Dwayne Johnson, also known as The Rock, has it in his contract that his character can’t a lose fight in the Fast & Furious franchise films. In fact, his contracts specify how badly he can be beaten up on screen. It’s clear that these clauses are to avoid looking “wimpy” or changing the narrative without his consent.
Taking that bravado into the world of estate planning, there are multiple reasons to create an estate plan (avoid probate, minimize taxes, grant specific gifts, appoint agents, etc.), but dodging inter-family disputes is always one of my goals. When a family fights over assets, the decedent effectively loses. They simply didn’t draft a plan that addresses the family issues. Sometimes fighting can’t be helped (we can only do so much) but most of the time, there are easy answers to the prominent problems we face.
So, here are a few common issues that can lead to family fighting and how with proper planning, arguments may be avoided:
- Economic disparity among beneficiaries. If one child is better or worse off financially, this can lead to an exception for the parents to equalize that disparity. In my opinion, communication as to the parents wishes are important and a family understanding that everyone shares equally or that there will be an uneven distribution is important. It’s better that they fight about it now, while the parents are alive to defend their position.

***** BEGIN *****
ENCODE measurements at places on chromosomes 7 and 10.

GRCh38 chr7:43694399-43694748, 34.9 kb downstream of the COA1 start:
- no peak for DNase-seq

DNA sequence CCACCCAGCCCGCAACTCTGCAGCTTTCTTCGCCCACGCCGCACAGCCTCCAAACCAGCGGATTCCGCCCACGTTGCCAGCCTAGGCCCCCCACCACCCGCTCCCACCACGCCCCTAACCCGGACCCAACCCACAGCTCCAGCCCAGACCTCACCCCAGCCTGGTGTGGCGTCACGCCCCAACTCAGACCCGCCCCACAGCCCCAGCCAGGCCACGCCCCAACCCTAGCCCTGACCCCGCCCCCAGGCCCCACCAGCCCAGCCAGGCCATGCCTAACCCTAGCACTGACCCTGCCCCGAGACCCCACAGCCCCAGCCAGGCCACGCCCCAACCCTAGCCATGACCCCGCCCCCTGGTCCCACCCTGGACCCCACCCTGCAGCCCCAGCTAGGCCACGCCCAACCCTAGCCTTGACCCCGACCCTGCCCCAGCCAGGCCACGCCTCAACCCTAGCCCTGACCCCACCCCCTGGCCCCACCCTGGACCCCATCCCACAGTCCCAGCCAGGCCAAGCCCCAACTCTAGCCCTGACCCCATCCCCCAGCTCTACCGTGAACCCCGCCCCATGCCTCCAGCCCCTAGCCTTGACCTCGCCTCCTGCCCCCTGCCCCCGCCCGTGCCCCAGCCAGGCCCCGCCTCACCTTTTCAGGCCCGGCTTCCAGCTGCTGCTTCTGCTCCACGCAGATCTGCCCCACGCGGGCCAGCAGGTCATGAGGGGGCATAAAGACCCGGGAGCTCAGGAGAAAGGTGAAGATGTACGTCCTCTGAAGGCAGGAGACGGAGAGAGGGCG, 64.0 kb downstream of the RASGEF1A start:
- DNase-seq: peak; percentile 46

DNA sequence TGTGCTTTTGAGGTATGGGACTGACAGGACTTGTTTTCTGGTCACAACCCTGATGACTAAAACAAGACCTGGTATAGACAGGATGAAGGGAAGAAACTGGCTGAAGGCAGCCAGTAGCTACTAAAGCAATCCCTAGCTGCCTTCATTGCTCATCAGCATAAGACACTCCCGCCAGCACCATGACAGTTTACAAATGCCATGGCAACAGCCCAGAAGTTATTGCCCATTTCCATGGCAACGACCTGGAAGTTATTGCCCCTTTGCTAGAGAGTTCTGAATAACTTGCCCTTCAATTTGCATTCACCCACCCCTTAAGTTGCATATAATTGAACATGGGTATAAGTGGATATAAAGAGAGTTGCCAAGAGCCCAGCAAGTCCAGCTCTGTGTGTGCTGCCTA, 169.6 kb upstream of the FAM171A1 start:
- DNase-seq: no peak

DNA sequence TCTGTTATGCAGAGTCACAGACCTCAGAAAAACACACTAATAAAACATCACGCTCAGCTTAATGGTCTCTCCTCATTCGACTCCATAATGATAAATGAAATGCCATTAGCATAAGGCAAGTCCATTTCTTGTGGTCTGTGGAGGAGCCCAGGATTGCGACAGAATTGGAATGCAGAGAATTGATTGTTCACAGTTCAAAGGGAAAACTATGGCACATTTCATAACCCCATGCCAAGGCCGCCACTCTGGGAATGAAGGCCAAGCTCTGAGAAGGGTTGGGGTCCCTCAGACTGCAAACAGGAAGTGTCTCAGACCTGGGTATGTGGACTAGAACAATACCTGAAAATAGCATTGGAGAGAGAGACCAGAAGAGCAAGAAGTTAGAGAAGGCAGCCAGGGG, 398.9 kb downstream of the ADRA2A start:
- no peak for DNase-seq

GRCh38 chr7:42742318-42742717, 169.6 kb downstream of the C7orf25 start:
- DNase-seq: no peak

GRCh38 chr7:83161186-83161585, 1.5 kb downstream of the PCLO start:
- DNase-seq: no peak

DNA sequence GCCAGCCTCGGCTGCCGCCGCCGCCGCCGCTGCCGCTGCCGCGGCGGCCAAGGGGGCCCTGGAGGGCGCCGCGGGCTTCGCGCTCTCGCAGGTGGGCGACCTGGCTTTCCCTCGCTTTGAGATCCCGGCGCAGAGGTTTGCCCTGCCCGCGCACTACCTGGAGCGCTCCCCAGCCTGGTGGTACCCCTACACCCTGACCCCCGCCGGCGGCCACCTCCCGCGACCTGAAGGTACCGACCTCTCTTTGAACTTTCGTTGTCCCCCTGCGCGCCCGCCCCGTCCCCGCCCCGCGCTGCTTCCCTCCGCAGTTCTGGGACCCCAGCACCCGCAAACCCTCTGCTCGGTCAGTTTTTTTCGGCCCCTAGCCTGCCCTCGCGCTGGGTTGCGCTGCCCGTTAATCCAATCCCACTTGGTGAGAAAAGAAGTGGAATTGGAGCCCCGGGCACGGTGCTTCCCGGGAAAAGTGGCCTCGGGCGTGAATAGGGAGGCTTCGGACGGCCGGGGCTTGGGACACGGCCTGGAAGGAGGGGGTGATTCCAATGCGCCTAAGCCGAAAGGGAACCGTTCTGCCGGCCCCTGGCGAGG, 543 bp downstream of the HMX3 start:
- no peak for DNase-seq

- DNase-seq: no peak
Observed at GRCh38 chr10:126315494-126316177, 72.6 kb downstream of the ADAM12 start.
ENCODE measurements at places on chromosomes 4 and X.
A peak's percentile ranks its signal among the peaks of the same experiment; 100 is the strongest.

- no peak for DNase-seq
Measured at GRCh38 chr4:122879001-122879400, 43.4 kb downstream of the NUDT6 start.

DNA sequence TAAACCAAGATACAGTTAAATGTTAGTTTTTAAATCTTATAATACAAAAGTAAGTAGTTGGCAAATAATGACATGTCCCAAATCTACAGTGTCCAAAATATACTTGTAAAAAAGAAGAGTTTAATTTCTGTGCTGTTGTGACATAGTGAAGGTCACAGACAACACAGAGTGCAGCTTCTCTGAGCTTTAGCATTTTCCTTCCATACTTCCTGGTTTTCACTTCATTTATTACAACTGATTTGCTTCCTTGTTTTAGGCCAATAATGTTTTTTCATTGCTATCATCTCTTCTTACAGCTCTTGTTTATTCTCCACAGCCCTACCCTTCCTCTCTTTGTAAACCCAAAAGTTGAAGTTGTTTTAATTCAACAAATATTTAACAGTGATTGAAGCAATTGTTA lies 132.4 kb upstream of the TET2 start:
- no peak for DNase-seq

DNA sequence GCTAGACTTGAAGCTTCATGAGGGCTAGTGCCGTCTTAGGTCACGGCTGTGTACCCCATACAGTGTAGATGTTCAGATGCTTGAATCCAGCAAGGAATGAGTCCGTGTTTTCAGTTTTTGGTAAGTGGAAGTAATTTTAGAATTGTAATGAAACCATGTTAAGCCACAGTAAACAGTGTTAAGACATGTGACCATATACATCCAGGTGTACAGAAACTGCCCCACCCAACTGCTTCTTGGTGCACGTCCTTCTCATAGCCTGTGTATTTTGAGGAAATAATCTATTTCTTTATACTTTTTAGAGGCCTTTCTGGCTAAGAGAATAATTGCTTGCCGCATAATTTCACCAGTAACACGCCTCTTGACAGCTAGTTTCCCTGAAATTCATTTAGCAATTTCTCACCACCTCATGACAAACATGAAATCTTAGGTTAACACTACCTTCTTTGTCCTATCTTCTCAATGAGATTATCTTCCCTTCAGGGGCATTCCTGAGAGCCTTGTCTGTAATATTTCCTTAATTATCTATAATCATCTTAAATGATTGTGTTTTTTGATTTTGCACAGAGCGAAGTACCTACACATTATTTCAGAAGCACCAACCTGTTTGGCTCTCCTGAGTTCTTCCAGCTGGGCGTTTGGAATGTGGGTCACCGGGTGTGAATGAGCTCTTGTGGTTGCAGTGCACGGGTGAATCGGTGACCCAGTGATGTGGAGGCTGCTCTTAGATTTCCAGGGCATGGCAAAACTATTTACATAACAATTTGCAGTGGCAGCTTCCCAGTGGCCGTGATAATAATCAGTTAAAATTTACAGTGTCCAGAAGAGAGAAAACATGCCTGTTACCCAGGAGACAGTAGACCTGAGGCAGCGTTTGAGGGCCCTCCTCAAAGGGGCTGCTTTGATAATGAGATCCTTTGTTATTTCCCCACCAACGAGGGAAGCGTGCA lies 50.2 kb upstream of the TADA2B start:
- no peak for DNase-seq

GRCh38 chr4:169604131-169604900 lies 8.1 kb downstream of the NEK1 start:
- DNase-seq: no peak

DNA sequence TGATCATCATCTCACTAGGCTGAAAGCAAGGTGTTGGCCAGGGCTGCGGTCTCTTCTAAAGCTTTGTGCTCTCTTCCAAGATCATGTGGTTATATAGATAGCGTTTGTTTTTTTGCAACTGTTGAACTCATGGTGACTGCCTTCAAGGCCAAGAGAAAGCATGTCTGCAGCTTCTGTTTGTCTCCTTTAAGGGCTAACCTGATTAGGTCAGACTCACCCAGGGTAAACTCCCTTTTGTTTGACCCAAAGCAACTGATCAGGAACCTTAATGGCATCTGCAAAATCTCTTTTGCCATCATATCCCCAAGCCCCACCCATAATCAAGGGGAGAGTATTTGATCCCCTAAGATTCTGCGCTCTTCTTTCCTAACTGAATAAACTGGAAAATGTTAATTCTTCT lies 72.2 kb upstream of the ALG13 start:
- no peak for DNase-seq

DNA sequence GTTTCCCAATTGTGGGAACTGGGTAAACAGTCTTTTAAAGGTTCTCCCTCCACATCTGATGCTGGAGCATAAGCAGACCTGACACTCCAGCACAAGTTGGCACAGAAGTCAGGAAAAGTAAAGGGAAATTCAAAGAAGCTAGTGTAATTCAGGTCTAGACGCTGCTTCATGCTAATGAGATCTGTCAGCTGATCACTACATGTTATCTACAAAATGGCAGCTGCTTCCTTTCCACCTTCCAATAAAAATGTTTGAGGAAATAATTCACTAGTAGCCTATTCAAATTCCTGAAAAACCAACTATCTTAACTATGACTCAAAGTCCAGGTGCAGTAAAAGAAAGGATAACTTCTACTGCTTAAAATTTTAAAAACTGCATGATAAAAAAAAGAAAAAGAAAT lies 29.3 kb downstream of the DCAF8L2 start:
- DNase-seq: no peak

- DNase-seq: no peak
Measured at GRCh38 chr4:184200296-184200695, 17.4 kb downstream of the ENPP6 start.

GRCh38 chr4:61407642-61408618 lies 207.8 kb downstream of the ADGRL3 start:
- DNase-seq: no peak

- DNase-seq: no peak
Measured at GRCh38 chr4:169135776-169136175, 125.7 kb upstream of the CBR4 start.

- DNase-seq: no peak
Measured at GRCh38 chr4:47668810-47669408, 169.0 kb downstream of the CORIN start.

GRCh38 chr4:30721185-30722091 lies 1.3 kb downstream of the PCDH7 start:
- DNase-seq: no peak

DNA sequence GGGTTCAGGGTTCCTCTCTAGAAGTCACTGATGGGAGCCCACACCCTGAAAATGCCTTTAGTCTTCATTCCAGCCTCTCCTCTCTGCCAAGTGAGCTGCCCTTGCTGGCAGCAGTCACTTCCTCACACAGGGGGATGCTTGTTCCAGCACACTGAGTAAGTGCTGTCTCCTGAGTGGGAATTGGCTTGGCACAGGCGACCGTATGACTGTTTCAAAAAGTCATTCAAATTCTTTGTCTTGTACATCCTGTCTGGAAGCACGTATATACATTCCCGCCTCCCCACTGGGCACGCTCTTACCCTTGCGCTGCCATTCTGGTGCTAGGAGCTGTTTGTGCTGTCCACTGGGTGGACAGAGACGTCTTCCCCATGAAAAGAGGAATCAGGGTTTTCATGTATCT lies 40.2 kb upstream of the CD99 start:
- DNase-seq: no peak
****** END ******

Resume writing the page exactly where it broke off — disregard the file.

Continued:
- Sibling rivalry. Having a third-party act as trustee is preferred over siblings that fight. If they fight now, there’s a very good chance they’ll fight later.
- Multiple agents acting jointly. I sometimes place a trust protector to oversee the actions of the trustee, create a referee for multiple trustee or give a method of escalation for the beneficiaries that can’t agree.
- Beneficiary substance abuse or mental illness. I have a sobriety clause that I use in these situations to empower the trustee to require drug tests and/or intervention prior to distributions. It’s important to give the trustee the ability to act and protect the beneficiary.
- Estrangement or disinheritance. I simply call it out in the documents. It’s better to be direct and offensive than to evasive and unclear. An unclear document leads to people guessing as t0 intentions.
- Late marriage. It’s never too late to fall in love, unless you have grown children LOL. In this regard, I think it’s best to be as clear as possible and make your intentions as well as your gifts while you are alive. The more you transfer while you’re alive the better in these situations.
- Unequal distribution to beneficiaries. I prefer to identify the reason for the disparate allocation. If we identify the gifts or unpaid loan, for example, as a reference to the unequal distribution it adds context to the plan.
- No estate plan. Ah, yes, planning is better than not planning as it provides an opportunity to not only get what you want but also minimize the likelihood of arguing among family members. Without a proper plan, the Judge will decide who will be the Personal Representative of your estate and the statute would determine where your stuff will go.
Taking our cue from The Rock, we should all be winners in our estate plan and avoid the common pitfalls that lurk in the shadows of our estate plan. As The Rock would say, “can you smell what I’m c